Artificial intelligence (AI) and automation can keep business inboxes clean, relevant, secure, trustworthy and reliable. By harnessing the power of automation, companies can delegate their security and IT staff to focus on critical risk priorities, while AI-powered applications quickly, reliably and accurately filter emails large-scale pests. With businesses processing hundreds of millions of incoming emails daily, the need for automated threat detection has never been greater.

Adaptability, being necessary

Phishing campaigns are about human behavior. That email from your favorite retailer about a special offer just for you? Attackers use this technique to trick people into clicking on links that take them to fake websites where they reveal personal or corporate information. Examining these behaviors and how people interact with their email can help determine if their actions are safe or pose a security risk. Therefore, email security technology must be adaptive. Inbox filtering technologies should deploy continuous learning and advanced analytics to facilitate continuous understanding of new threats.

Cybercriminals leverage sophisticated technologies to launch phishing attacks, whether spear phishing, which targets specific individuals with what appear to be authentic reports of vishing documents, or voice phishing, which involves fake messages voice messages or e-mails containing files or voice messages. that are designed to trick a victim into calling back to provide personal information that will be used in further attacks. Defenders must assume that attackers are leveraging advanced technology and seeking to maintain an edge in the relentless cyber arms race.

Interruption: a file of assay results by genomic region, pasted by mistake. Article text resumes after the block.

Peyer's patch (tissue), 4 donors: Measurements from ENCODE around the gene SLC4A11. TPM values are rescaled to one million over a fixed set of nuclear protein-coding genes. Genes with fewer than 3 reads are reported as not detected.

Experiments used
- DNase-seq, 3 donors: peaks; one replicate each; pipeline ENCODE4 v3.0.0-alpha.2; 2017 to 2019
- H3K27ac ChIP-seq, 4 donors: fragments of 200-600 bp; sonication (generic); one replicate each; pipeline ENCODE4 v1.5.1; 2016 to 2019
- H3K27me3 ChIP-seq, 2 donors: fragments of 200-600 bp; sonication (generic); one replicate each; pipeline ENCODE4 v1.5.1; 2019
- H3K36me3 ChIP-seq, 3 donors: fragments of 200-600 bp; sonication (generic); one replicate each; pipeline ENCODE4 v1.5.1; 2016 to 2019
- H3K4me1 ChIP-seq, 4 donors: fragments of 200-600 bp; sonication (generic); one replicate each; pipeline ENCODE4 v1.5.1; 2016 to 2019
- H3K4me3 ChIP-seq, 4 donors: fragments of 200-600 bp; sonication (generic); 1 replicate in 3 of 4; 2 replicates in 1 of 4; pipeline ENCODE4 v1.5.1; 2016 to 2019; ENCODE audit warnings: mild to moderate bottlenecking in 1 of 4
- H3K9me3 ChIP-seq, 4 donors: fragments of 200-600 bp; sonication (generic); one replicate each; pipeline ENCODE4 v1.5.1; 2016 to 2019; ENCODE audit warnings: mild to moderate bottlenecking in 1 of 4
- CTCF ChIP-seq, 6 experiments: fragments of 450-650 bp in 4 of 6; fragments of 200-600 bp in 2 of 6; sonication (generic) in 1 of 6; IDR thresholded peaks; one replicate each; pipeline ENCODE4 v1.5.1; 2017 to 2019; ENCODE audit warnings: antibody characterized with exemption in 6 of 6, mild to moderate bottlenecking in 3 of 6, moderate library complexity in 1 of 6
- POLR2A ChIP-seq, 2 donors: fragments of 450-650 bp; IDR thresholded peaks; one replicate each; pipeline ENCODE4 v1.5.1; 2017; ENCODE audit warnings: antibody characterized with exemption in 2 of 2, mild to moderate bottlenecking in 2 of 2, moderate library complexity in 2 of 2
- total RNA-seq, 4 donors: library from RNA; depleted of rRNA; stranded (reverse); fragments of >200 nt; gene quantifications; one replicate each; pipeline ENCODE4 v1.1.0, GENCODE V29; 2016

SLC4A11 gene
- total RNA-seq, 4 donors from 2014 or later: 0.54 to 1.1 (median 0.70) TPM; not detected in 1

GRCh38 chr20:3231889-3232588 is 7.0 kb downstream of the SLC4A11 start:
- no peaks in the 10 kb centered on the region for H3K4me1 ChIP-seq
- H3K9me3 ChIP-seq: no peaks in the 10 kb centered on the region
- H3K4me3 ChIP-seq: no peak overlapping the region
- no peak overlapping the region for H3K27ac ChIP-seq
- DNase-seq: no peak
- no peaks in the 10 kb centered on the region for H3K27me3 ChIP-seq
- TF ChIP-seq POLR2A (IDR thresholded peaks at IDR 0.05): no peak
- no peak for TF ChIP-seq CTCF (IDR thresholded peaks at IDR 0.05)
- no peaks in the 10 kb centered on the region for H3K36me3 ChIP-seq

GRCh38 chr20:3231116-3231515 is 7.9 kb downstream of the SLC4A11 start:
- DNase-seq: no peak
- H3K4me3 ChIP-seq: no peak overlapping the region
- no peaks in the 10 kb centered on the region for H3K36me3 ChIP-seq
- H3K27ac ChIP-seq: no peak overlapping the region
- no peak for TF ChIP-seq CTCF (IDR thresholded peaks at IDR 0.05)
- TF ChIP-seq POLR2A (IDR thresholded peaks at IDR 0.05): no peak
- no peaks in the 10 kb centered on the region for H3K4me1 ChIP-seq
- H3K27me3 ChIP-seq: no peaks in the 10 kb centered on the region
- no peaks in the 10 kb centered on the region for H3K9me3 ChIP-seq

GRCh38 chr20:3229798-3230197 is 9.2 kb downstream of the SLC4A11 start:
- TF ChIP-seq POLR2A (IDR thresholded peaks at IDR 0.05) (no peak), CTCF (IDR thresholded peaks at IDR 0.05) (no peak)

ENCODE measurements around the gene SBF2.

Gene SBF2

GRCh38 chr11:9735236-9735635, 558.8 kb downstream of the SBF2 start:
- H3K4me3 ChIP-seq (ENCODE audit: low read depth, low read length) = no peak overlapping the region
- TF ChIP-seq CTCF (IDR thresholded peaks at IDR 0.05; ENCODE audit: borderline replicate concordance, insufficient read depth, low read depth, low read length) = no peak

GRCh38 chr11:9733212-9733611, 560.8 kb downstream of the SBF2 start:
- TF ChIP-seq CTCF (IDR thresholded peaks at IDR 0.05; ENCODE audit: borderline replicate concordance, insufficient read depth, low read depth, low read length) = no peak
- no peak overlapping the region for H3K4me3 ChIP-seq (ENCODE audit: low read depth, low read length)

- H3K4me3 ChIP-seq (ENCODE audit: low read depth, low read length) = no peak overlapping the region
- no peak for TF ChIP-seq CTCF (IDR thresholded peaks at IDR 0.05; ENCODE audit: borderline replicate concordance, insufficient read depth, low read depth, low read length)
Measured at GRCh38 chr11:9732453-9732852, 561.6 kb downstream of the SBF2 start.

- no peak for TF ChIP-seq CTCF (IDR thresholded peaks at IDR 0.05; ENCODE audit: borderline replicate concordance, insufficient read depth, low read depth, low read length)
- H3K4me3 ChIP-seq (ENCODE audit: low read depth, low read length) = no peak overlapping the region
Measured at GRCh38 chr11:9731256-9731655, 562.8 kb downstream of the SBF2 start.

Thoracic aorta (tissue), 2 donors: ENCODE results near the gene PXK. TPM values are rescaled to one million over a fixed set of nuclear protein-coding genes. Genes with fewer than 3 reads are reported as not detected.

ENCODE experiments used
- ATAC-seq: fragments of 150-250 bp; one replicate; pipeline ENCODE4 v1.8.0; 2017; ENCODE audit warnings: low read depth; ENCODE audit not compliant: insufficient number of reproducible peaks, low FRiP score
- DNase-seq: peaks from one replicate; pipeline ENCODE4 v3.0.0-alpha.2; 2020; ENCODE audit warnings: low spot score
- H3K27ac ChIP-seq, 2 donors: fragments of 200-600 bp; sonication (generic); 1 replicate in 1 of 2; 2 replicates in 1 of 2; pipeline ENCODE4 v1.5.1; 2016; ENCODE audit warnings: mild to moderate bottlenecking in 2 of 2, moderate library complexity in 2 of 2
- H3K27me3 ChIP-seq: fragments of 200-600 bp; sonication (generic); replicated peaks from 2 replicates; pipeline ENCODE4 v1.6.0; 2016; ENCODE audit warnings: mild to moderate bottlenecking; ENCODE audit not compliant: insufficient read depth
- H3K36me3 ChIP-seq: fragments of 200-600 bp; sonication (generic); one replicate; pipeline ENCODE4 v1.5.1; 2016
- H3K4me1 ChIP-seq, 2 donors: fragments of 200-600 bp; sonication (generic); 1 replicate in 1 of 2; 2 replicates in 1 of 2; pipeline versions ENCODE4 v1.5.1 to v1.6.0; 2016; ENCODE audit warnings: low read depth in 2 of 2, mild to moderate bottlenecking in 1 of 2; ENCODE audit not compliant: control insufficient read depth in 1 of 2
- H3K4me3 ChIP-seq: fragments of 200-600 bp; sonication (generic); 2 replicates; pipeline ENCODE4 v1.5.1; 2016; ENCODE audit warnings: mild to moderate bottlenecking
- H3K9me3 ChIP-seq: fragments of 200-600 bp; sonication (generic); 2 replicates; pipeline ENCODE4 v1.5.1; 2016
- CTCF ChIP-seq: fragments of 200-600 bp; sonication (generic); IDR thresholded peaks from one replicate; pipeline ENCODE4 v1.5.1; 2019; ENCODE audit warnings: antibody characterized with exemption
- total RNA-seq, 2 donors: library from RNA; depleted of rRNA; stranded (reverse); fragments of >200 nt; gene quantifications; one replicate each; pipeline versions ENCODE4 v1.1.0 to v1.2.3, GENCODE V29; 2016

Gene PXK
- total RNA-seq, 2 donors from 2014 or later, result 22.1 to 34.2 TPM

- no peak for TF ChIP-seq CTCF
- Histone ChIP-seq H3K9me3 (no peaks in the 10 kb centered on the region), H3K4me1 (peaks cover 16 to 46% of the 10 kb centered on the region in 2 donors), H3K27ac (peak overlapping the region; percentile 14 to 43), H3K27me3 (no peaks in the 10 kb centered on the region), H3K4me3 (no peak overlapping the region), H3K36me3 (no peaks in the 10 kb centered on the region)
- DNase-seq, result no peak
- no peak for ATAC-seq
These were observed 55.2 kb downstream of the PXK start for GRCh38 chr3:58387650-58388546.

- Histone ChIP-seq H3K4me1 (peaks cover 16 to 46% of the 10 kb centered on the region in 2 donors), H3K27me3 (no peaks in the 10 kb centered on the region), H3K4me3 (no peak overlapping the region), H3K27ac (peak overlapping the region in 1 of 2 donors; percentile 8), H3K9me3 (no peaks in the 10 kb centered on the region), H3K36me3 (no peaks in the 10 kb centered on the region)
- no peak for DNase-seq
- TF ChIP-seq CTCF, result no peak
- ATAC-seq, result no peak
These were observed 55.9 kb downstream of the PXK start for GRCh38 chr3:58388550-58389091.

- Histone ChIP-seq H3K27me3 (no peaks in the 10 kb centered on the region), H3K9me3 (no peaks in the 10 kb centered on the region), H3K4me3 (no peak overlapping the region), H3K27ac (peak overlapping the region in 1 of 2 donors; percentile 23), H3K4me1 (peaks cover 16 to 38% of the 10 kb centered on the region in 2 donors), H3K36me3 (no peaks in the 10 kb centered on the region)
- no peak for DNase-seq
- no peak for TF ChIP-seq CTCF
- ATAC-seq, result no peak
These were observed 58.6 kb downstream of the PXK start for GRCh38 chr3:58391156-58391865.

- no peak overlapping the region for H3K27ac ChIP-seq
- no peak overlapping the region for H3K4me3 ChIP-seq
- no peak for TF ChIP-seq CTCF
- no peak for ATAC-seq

The key is to constantly push the boundaries of machine learning and data science and to allocate significant resources to cyber threat research. This way, companies can assure their customers that they are constantly moving on the same spectrum as the next generation of email-borne threats.

We, the mail users

Faced with increasingly sophisticated threats, it is time for companies to rethink their email security strategy. The cybersecurity community can help businesses mitigate cyber threats at source and restore trust in an increasingly trustless Web3 world.

It is not unreasonable in 2022 for consumers to expect the right to privacy, trust, security and accountability from their messaging services. It is no longer a luxury, but a necessity in a world dependent on digital communications.

Shalabh Mohan is Product Manager of Zone 1 Security.